Yamaha and Fabio Quartararo looked more like their end-of-2022 selves in India - which meant that instead of fighting to stave off elimination in Q1 and running at the lower reaches of the top 10 Quartararo was at least generally towards the front.
On Saturday, that meant a sixth-place finish. On Sunday, a great start coupled with general attrition meant a grand prix podium - just the second of the year - was on offer.
Quartararo took pleasure in said podium and the weekend overall - which at 20 points represented comfortably the best yield of a season in which he'd averaged seven points per round before. "Hopefully we can do many more [like this] this year," he told MotoGP's After the Flag show.
But it was also a weekend tinged in frustration, as so much of Quartararo's season has been.
After the sprint, in which he had been on for a top five until being absolutely gobbled up by Marco Bezzecchi on the back straight on the final lap, he said of the ease of Bezzecchi's overtake: "This is one problem, but to be honest it's one of many problems that we have.
"Of course we lose a lot in terms of speed, but the turning that we had in the past, that was much better than the others, we are much worse than the others right now. In terms of wheelie, in terms of grip.
"To be honest, I don't see one better point than the others. And this is what is really difficult."
His post-race verdict was pretty stern, too.
"Really difficult, to be honest, especially the last laps, I could clearly see where our weak points were, more and more. So especially we have to work on that part, and hopefully we can make a step next year, because we can't really fight with them. We can hold the pace but we can't really fight."
He lamented, in particular a "super bad" drive out of Turn 5 after having just cleared a struggling Jorge Martin - who then recovered to sweep around his outside in Turn 6.
"Just, it was frustrating. I tried to make the best exit as possible, tried to be straight. But they just rocket [out of corners] with the grip. So hopefully we can find the solution as quick as possible."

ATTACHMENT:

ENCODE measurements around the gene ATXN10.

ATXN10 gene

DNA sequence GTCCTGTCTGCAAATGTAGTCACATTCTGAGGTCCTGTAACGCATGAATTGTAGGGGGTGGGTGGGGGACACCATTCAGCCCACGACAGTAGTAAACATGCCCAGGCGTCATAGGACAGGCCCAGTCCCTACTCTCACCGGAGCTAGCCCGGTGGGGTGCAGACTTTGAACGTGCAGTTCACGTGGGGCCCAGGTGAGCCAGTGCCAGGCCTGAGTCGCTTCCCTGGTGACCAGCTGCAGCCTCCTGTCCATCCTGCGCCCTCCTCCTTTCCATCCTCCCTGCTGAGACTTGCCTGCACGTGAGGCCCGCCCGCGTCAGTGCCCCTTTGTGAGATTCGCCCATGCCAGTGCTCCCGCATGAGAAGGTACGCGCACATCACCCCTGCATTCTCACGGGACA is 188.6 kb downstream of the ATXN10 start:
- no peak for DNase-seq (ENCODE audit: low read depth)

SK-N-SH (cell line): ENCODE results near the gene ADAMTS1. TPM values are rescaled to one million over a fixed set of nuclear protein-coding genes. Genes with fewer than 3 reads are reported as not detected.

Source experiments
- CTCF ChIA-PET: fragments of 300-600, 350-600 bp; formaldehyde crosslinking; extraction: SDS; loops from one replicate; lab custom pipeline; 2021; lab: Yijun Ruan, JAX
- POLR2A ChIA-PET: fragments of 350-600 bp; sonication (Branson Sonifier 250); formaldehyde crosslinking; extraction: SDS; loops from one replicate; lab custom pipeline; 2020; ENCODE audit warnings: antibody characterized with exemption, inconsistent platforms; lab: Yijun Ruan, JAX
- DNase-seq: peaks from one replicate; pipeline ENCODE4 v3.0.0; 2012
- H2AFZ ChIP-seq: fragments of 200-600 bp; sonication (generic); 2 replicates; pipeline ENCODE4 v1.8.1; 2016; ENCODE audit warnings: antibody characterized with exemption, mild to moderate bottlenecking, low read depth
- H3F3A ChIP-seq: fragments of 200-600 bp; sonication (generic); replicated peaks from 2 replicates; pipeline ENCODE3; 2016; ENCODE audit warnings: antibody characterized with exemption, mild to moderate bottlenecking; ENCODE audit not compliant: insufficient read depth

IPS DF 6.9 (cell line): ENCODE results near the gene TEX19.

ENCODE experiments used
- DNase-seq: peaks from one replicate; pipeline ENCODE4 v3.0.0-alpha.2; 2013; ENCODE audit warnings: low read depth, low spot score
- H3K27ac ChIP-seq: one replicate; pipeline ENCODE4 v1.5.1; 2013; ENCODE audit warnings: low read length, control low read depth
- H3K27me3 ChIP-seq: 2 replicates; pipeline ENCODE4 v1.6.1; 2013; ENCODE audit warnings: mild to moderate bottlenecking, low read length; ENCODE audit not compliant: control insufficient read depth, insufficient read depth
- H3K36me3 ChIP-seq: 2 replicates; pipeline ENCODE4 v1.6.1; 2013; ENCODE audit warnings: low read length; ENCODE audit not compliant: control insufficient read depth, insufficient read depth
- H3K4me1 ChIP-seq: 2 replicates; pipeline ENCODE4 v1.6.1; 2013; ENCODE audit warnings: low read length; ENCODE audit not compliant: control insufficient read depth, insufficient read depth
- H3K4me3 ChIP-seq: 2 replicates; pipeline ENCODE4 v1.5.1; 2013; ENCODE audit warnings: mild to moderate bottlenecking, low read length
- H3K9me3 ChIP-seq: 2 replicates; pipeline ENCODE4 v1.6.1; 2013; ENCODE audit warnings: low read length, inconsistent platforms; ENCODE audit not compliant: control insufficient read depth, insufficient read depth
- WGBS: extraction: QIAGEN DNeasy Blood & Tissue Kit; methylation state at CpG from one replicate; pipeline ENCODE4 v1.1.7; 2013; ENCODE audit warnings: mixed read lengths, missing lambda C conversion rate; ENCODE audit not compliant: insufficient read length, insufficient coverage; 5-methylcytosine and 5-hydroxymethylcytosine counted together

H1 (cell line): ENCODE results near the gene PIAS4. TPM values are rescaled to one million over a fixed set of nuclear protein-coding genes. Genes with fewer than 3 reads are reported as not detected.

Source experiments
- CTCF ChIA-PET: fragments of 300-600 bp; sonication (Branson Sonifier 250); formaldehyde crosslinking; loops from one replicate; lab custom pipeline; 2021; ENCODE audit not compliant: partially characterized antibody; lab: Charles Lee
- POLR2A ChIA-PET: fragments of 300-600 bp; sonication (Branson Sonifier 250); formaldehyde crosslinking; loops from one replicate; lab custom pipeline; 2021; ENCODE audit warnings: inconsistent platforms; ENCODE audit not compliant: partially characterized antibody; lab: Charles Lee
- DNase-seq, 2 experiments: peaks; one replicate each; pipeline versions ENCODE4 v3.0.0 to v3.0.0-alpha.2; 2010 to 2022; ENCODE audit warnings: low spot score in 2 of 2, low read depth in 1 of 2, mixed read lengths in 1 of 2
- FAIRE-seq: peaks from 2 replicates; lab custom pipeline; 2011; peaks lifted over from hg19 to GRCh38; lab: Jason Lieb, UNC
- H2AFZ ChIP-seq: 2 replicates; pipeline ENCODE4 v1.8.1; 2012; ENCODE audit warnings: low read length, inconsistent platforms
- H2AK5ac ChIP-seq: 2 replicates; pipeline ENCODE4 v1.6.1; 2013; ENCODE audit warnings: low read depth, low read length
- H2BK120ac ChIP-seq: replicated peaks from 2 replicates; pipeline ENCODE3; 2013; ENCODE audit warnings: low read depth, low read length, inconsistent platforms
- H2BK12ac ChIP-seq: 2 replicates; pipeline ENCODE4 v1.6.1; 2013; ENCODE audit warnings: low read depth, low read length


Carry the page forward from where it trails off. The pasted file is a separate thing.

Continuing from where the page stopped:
Quartararo's general exasperation with the M1's characteristics is nothing new at all - but there was an extra stimulus this weekend to gauge the mood of his comments, to look for any signs of having one foot out the door.
The Frenchman isn't going anywhere for 2024, but will already have a decent idea of how he plans to play his 'free agency' in 2025, and while two podiums in 13 GP starts is better than one podium in 12 GP starts (the pre-India stat line), it is clearly not the level he wants to be at.
More relevant, though, was that the India weekend was the first that followed after Quartararo's first taste of the 2024 prototype Yamaha engine in the Misano test - and the way he spoke about that suggested a Buddh International Circuit podium couldn't possibly do much to change Quartararo's current thinking.
At Misano, Quartararo was left distinctly unimpressed by the prototype. But team manager Massimo Meregalli, speaking seemingly without having heard Quartararo's comments, declared it as a positive outing.
It's the kind of thing that you would have expected to be hashed out between the two parties between Misano and Buddh, to present a more united front at the latter.
That didn't really happen.
"At the end of the Misano test we saw the comments from the team manager and myself that were black and white, they were totally different.
"I can say clearly that it was a disappointment, not up to the level I expected. We haven't made a step forward, at all. if the team manager says it's better, maybe you have to listen to him.
"One says white, the other says black. In the end, I think comments from the rider are a bit more important.
"Of course, if we aren't aligned, 2024 will be the same or this year are worse."
"There is no different point of view, it's just a matter of communication," stressed Meregalli when asked about this by MotoGP.com later in the weekend.
Meregalli emphasised that what he said was said with the knowledge that two more engine specs were coming - one in the post-season Valencia test, and one for Malaysia in the pre-season.
"This has been our mistake, because we didn't inform him [Quartararo] about the expectation. What basically we gained from the test is what we expected.
"The engine was quite a new engine, with a different character, and basically I was satisfied because we didn't have any little issue, and we confirmed what the expectations were.
"For sure he had different expectations but also because of our, let's say, lack of communication."
But it's not the specific miscommunication in this case that should worry Yamaha, but the fact an apparent disconnect seems to exist between it and Quartararo - to the point where Quartararo clearly does not have full confidence in its pivotal 2024 engine plans.
An Indian GP podium does nothing to fix that. It can only change when a faster prototype with the number 20 heads out of the Valencia pitlane two days after the season has concluded.